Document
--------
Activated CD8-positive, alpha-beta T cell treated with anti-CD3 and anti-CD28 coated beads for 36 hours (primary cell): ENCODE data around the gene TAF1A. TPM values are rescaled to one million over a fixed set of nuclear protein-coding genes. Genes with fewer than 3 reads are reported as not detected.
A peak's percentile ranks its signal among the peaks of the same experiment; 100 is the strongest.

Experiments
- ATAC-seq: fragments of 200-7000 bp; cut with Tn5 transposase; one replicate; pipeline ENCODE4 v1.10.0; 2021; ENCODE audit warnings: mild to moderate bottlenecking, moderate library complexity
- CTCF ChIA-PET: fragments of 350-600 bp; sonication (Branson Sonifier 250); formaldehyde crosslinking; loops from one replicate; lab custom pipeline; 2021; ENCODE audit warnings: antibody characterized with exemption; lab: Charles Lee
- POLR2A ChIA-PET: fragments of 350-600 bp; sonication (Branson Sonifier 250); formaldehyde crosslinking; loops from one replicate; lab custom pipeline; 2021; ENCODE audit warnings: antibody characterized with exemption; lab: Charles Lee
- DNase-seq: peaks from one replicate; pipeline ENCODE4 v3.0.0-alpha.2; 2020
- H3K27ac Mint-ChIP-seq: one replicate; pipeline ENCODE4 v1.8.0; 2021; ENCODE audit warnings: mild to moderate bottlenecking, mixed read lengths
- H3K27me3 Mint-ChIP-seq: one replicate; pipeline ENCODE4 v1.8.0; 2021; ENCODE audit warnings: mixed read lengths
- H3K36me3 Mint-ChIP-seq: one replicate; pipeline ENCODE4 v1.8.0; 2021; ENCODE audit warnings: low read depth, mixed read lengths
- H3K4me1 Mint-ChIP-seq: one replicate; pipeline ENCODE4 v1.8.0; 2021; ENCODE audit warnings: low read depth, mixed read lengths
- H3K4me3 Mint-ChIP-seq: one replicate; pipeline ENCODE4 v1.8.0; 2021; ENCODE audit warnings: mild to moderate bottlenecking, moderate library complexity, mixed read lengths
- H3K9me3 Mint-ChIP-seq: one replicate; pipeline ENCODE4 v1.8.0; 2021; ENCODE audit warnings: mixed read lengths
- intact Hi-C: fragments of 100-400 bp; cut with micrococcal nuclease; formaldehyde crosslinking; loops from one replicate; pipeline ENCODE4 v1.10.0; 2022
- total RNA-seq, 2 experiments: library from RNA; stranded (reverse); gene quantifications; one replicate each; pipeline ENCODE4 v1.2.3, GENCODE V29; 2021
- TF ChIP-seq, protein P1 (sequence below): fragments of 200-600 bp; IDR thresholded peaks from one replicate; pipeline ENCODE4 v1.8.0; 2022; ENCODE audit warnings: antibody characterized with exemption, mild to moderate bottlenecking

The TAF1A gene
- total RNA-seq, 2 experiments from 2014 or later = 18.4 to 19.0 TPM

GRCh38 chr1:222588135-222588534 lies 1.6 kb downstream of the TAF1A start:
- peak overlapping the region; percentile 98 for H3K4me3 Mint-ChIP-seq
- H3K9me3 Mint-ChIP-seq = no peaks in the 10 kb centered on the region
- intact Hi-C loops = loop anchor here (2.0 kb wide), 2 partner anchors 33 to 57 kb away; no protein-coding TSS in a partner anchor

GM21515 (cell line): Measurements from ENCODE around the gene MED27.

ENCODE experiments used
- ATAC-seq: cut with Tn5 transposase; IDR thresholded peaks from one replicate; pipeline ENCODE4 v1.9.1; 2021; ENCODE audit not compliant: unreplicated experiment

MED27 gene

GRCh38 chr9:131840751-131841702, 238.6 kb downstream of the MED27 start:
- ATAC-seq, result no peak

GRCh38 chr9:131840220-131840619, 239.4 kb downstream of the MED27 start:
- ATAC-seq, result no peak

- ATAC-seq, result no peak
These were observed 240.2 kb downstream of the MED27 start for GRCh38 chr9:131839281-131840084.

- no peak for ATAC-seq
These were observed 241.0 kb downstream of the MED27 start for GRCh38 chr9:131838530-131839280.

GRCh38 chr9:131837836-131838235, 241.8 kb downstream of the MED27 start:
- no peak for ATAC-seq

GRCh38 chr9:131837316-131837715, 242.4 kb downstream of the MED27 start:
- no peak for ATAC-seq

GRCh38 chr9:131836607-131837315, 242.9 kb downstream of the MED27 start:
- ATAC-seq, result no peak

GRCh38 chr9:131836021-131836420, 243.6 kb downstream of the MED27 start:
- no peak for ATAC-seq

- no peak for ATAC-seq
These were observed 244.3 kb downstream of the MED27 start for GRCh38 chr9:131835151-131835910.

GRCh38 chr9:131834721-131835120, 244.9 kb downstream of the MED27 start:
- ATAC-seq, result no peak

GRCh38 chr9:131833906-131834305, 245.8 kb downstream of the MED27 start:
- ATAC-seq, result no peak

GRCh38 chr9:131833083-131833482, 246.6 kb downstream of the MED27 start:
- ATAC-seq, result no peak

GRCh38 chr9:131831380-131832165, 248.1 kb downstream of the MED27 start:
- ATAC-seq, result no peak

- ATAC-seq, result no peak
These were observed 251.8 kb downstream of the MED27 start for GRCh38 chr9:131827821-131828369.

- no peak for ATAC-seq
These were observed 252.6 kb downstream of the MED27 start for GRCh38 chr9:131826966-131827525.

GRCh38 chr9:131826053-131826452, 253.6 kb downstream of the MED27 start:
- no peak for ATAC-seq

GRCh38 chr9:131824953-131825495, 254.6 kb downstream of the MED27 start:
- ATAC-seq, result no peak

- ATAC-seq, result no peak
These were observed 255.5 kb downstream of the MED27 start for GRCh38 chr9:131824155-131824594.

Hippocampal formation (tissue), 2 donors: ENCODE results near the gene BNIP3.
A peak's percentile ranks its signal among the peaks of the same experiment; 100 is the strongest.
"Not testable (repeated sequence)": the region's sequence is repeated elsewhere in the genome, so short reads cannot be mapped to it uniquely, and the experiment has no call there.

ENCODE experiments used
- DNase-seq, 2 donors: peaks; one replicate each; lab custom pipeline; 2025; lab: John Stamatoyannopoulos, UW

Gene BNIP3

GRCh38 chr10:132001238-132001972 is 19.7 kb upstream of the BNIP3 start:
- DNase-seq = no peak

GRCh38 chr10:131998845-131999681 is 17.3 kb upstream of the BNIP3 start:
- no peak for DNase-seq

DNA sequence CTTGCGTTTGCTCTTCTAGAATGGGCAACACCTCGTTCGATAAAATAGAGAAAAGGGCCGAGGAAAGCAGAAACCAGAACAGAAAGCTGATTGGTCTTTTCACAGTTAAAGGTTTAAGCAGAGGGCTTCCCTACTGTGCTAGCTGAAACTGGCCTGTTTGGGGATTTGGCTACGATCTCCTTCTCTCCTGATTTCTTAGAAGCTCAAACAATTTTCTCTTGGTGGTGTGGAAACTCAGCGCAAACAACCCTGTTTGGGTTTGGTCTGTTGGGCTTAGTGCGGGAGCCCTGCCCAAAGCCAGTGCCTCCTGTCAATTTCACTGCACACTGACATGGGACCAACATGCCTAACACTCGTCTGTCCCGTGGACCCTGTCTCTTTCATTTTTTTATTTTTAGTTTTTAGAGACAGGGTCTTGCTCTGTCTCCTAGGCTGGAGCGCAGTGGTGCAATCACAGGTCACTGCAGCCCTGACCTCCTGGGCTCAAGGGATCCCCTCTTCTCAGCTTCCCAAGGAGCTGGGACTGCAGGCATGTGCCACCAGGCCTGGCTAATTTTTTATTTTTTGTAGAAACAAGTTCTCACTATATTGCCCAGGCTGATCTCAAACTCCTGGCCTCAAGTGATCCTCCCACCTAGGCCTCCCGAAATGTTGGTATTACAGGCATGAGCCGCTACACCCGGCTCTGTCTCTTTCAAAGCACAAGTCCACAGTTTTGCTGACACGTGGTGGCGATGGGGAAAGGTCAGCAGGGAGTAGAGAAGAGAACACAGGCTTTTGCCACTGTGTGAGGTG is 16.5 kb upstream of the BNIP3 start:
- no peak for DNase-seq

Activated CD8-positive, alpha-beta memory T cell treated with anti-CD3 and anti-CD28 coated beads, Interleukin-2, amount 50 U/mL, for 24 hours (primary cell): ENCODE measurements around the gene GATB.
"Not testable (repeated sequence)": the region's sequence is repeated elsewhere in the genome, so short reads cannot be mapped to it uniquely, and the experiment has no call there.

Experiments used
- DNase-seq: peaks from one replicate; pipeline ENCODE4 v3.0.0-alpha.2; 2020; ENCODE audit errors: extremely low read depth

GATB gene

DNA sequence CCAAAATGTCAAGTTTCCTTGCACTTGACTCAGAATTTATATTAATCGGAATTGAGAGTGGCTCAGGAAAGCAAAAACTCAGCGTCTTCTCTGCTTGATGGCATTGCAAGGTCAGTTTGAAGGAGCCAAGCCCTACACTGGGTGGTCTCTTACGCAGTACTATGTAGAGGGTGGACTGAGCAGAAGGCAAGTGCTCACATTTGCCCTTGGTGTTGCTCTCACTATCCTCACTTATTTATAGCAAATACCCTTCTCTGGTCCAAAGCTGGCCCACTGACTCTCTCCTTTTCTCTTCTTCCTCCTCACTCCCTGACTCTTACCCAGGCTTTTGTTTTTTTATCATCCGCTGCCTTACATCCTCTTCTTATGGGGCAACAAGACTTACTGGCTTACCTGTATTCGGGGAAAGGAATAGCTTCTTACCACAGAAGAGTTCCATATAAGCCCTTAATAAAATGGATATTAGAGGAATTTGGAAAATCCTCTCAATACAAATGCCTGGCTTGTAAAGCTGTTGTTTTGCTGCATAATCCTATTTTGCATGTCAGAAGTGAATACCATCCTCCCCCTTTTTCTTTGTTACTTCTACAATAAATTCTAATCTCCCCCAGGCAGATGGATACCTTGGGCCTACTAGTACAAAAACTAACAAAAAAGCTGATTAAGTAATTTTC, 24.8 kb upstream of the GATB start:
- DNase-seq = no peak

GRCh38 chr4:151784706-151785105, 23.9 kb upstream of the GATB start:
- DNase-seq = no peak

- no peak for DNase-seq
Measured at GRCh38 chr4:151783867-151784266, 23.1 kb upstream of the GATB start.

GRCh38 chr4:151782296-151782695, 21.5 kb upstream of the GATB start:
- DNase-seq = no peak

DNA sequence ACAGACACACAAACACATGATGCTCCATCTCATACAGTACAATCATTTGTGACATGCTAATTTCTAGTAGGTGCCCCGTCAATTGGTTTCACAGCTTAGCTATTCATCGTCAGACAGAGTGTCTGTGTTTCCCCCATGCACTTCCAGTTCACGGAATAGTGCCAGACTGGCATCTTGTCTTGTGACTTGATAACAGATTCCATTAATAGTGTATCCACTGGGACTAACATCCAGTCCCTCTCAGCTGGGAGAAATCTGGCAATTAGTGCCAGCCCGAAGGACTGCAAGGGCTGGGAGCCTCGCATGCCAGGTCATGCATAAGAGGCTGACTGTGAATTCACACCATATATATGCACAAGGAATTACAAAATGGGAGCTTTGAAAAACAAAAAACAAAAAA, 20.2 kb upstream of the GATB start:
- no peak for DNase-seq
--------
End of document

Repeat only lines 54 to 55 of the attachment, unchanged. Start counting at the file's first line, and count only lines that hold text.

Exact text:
These were observed 251.8 kb downstream of the MED27 start for GRCh38 chr9:131827821-131828369.

- no peak for ATAC-seq